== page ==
The Bay Area has stolen the No. 5 spot on the list of the nation’s most popular destinations for car thieves and is lagging behind the rest of the country in reducing auto thefts, according to a report released Thursday.
The region, which includes San Francisco, San Mateo, Marin, Alameda and Contra Costa counties, ranked No. 5 of 361 metropolitan areas named on the National Insurance Crime Bureau’s 2007 list of stolen vehicles per 100,000 residents. The region ranked No. 12 on the list last year and No. 11 in 2005.
Despite the ominous ranking, car thefts have gone down in the Bay Area each year since 2005. There were 34,996 stolen vehicles in the region in 2007, down from 37,305 in 2006, a dip of 6.2 percent.
A major factor in the Bay Area’s high rate is its proximity to ports, crime bureau spokesman Frank Scafidi said. Typically, thieves aiming to unload stolen cars will look to deliver them onto container ships if they are unable to drive them across a foreign border, he said.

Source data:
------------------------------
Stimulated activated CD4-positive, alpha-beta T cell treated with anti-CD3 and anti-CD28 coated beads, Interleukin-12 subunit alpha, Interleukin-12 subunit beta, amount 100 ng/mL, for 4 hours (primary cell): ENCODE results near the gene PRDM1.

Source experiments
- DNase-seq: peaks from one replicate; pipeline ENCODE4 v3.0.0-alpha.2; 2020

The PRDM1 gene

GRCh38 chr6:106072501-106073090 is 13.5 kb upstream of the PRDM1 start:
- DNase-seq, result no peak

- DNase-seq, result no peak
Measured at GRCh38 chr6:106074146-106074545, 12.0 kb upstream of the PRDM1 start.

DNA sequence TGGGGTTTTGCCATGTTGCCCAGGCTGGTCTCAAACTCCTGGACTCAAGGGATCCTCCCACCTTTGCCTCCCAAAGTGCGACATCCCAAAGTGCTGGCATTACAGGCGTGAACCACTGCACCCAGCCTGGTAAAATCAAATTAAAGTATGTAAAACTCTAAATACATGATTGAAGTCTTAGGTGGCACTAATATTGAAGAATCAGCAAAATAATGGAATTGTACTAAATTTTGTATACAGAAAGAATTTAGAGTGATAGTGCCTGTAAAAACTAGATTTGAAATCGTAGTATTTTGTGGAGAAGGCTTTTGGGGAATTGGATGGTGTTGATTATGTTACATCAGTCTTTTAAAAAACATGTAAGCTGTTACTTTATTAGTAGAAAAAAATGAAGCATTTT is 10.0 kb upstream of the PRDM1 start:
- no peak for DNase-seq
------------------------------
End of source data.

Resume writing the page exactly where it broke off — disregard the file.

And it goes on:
“A lot of vehicles, when they’re stolen, especially the nice, expensive rides, those are the ones that typically get shipped to foreign countries,” Scafidi said.
Despite the region’s drop in auto thefts last year, instances of stolen cars and other goods occur more often as the economy worsens, South San Francisco police Sgt. Joni Lee said. There have already been 29 stolen cars in South San Francisco this year after 32 were stolen all of last year, Lee said.
The best advice for avoiding a stolen car is to lock its doors, not keep valuable items in plain view and not keep cars running while unoccupied, police said. Thieves are still using traditional methods, Scafidi said. They use tools such as the Slim Jim, a weighted item to pop the lock or simply smash the car window.
“If someone wants your car bad enough, they obviously will get it no matter what [preventive] measures you put there,” San Francisco police Sgt. Wilfred Williams said.